Justin Ryder Wilson
Yale School of Management
“The measure of my life is the positive impact I have on the lives of others.”
Hometown: Wright City, Oklahoma (I currently live in Celina, Texas, but my true “hometown” will always be Wright City.)
- Brooklyn Wilson (spouse)
- Rhett Wilson (5-yr old son)
- Ryder Wilson (3-yr old son)
Fun fact about yourself: When I was 5 years old, I was riding in the grand entry of the Wright City Rodeo and my hat fell off. I was too small to get back on my horse if I hopped down to get it. There were also dozens of horses around me, so it would have been too dangerous anyway. Before I could figure out what to do, someone had hopped off their horse, scooped up my hat, and sat it on my head—and it turned out to be that year’s Rodeo Queen. She kept her horse near me for the rest of the ride, just in case I needed her help again, and now, 30 years later, I don’t think I’ve felt that cool since. It was the small-town equivalent of riding alongside a movie star.
Undergraduate School and Degree: Oklahoma State University – Physiology
Where are you currently working? Choctaw Global – Director of Strategic Investments
Extracurricular Activities, Community Work and Leadership Roles: Since beginning the EMBA program, I have had to make the decision to cut back on some of the extra activities and focus most of my meager free time on my wife and two young boys. Still, I am passionate about mentorship, especially of Choctaw and rural youth, so I have tried to be conscientious in continuing those relationships that I have fostered over the years. Additionally, I am a past winner of the Chahta Spirit Award, an honor bestowed by the Choctaw Nation to employees who demonstrate the Choctaw values in the workplace. Within my studies at Yale, I have been so blessed as to have the opportunity to work on an independent project with my academic hero, Dr. William Goetzmann, to design a study for Native American Tribal asset management practices and structures. This summer, I was a winner of the LPA negotiation competition in the Private Equity course at Oxford Saïd during our Global Network Week. Last, but certainly not least, I was one-third of “Wannabe-Swensens Fiduciary Advisors” along with two of my brilliant classmates, whose returns led the class during our StockTrak elective course with Dr. Goetzmann and Dr. Osman Nalbantoglu. (*As a disclaimer, I should mention that having the highest returns was not necessarily the goal for this course, but we were proud of it nonetheless.).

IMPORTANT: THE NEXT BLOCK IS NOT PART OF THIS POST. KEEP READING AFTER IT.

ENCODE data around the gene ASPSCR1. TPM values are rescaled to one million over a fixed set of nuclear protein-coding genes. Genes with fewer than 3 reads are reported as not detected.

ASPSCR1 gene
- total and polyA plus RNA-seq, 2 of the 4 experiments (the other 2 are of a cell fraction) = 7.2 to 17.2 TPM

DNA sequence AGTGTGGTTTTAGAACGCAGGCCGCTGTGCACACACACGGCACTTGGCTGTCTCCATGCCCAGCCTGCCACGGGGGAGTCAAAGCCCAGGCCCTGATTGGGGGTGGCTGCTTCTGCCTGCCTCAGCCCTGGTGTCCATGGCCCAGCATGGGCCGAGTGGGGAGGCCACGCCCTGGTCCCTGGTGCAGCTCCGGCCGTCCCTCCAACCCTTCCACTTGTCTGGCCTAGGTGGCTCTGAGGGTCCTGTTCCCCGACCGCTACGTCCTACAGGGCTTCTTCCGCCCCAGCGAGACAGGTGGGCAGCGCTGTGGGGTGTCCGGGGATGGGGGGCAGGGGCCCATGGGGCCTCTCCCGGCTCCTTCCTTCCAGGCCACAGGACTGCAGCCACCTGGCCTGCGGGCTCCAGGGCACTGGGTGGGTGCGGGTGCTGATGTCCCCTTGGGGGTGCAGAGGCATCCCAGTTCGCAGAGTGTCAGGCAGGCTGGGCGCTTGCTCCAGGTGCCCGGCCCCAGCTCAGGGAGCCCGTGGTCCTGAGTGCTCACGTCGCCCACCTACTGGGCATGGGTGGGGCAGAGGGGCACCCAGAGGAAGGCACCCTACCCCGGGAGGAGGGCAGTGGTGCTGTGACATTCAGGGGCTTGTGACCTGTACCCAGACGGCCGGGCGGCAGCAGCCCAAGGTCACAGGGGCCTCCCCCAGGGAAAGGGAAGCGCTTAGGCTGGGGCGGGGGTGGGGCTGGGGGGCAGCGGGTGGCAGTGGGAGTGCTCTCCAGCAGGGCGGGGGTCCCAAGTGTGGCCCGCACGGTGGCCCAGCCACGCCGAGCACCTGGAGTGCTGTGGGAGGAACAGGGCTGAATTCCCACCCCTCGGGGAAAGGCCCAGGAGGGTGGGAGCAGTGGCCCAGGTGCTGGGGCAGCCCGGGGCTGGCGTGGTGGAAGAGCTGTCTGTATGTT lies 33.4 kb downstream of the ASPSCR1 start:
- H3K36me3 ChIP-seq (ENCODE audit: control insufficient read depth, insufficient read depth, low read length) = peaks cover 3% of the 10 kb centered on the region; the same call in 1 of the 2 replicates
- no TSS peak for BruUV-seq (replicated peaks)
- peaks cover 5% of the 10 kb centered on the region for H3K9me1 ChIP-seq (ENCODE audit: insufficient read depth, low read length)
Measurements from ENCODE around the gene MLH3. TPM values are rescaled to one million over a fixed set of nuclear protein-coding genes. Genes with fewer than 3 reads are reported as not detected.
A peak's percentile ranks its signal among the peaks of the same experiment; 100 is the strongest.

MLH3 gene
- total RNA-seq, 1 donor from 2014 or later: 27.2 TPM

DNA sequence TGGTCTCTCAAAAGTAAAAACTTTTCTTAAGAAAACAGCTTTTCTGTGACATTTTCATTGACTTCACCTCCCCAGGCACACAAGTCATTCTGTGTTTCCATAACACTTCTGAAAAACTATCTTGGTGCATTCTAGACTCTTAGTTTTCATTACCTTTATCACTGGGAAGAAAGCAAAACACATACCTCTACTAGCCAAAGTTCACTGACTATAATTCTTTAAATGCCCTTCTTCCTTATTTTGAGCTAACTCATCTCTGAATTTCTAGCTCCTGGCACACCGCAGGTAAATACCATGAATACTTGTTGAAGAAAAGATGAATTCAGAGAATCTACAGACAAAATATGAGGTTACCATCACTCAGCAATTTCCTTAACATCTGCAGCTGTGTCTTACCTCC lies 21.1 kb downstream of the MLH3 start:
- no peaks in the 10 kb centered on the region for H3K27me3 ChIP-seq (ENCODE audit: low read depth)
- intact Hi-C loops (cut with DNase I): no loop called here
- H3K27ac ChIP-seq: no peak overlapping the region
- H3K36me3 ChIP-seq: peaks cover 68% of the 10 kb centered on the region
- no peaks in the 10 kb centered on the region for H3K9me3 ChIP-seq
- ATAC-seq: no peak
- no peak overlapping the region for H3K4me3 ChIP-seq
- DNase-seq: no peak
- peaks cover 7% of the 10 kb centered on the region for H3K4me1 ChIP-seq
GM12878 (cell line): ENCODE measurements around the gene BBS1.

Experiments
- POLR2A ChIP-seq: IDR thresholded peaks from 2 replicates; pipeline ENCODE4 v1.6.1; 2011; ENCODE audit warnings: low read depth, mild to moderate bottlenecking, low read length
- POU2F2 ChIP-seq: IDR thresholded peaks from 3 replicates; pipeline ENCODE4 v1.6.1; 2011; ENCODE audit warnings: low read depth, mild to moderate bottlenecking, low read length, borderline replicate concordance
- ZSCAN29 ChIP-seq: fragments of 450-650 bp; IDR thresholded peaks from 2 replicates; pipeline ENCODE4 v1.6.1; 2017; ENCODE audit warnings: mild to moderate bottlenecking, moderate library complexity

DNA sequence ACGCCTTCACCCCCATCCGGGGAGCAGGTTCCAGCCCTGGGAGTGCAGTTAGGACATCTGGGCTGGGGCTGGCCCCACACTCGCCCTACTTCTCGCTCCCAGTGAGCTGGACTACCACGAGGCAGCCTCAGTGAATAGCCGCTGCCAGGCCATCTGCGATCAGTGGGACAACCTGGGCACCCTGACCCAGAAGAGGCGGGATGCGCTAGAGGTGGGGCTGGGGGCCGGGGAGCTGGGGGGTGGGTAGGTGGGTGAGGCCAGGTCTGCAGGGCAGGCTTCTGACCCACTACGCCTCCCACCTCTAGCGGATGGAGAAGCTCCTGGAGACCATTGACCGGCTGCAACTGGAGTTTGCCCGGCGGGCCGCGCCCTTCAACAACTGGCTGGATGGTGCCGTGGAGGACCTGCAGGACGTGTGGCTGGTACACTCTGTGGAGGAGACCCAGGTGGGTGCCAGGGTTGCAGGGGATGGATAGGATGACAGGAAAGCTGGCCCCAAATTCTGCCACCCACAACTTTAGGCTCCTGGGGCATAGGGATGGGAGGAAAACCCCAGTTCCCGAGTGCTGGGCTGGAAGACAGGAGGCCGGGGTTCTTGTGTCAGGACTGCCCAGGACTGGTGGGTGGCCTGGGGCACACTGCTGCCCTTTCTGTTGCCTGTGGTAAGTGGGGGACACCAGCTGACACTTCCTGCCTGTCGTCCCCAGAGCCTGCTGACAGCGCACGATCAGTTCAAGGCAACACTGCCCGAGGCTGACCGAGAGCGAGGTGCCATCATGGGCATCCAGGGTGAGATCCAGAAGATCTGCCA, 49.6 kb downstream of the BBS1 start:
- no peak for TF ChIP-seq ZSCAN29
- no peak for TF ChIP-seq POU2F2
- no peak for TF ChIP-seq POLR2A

Which academic or extracurricular achievement are you most proud of during business school? I like to tell people that I did not come to business school for any one thing—I needed everything. I came craving the hard skills that I hoped Yale’s academic rigor would provide. I was seeking to grow my leadership capacities such that I might produce a more positive and sustainable impact on business and society and hoping to establish and cultivate relationships with my brilliant classmates and faculty. I promised myself that I would wring as much out of the experience as I possibly could. Despite the challenges wrought by the COVID crisis, I can say with pride that to any extent I have failed in these regards, it has not been due to a lack of effort.